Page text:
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This discussion analyses the Russian involvement in Chechnya, both in relation to military incursions as well as political influence and the outcomes of both. First, the paper gives some background about the first Chechen War. Then, it focuses on the aftermath of what has become known as the Second Chechen War. It argues that Russia's policy can largely be said to have been successful in a tactical sense but that the long, drawn out nature of the two conflicts, in particular the high amount of civilian deaths means that the future is still far from certain for both Chechnya and Russia.The paper does note, however, that if the relative peace that is currently in practice can be maintained, then a stronger more diplomatic peace can be built. This would ensure Chechnyan sovereignty and nationhood, which would be increasingly respected without the risk of destabilising the region. The paper concludes that the Russians were for the most part successful in Chechnya.
From the Paper:"In the aftermath of the first Chechen War it was widely considered that the peace would be an uneasy one (Bowker 2004 p.362). It was widely thought that the Russians had simply oppressed an uprising rather than stopped a catastrophe. In particular, Bowker highlights the extreme nature of the positions, particularly on the secession side within the Chechen guerilla movement, as illustrating a fierce, all or nothing, mentality. As a result of this Russia's intention to grant political autonomy would never satisfy such people (Young et al 2003 p.630). Therefore, the seeds for the second Chechen war were sown in the ending of the first Chechen war. As a result of this, we can say that Russian policy at this stage represents a failure as it can be interpreted as a misreading of the situation and as leading to further bloodshed, particularly when one considers it was a result of a peace negotiation."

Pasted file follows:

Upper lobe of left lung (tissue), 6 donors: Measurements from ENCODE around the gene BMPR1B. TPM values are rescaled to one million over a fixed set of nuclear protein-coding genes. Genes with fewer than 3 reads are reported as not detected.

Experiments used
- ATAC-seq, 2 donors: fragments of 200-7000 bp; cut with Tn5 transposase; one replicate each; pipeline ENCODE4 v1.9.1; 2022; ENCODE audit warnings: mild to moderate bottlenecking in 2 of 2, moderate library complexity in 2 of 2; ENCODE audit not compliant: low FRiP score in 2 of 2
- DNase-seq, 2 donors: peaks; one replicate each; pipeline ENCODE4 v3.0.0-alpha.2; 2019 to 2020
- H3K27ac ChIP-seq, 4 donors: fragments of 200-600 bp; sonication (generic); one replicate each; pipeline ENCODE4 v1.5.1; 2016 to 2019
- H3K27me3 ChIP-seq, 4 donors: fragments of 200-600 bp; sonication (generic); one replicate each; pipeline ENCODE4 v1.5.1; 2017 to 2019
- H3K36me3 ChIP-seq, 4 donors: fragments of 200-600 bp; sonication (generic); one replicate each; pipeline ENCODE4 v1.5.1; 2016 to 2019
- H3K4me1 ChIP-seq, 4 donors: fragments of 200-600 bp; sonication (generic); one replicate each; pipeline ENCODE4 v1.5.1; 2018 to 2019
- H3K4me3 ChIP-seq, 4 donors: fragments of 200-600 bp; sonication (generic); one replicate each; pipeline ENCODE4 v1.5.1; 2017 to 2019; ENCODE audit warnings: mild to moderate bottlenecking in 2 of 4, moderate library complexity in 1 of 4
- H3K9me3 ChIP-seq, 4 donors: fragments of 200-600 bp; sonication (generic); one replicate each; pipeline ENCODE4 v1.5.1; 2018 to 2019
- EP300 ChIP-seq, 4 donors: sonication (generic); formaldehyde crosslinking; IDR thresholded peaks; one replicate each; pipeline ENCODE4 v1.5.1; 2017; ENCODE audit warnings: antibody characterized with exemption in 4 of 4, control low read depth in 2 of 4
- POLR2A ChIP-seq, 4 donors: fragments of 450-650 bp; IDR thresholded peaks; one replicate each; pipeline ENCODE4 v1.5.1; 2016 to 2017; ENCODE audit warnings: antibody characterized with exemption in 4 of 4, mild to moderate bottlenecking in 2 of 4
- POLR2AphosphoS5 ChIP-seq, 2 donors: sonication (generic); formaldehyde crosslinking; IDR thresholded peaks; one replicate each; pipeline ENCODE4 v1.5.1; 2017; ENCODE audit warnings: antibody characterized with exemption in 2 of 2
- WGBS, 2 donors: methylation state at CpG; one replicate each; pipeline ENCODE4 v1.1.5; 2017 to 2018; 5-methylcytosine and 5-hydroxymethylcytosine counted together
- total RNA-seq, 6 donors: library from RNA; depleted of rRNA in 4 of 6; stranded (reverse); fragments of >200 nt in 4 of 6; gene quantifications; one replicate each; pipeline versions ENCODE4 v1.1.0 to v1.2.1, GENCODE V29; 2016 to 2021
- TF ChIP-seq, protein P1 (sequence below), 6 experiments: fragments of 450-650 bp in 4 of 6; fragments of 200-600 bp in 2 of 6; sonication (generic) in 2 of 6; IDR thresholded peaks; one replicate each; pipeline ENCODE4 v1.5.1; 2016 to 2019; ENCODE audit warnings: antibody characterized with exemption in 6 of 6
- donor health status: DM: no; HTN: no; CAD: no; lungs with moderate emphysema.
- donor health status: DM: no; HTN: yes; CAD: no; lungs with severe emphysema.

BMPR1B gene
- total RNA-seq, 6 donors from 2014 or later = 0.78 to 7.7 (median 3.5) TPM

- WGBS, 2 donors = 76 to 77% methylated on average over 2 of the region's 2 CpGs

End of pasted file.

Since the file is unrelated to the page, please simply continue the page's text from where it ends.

Sample of Sources Used:
- Bowker, Mike. (2004). Russia and Chechnya: the issue of secession. Nations and Nationalism, 10(4), 461-478.
- Cochrane, Feargal (2008). Ending Wars. London: Polity.
- Dannreuther, Roland. March, Luke (2008). Chechnya: Has Moscow Won?. Survival - Oxford, 50(4), 97-114.
- Russell, John. (2007). Chechnya: Russia's 'war on terror' or 'war of terror'?. Europe-Asia Studies, 59(1), 163-180.
- Strategic Comments (2009). Chechnya's war hangover. Strategic Comments, 15(5), 1-4.
Cite this Analytical Essay:
How successful was Russia in Chechnya? (2012, February 16) Retrieved May 31, 2020, from https://www.academon.com/analytical-essay/how-successful-was-russia-in-chechnya-150424/
"How successful was Russia in Chechnya?" 16 February 2012. Web. 31 May. 2020. <https://www.academon.com/analytical-essay/how-successful-was-russia-in-chechnya-150424/>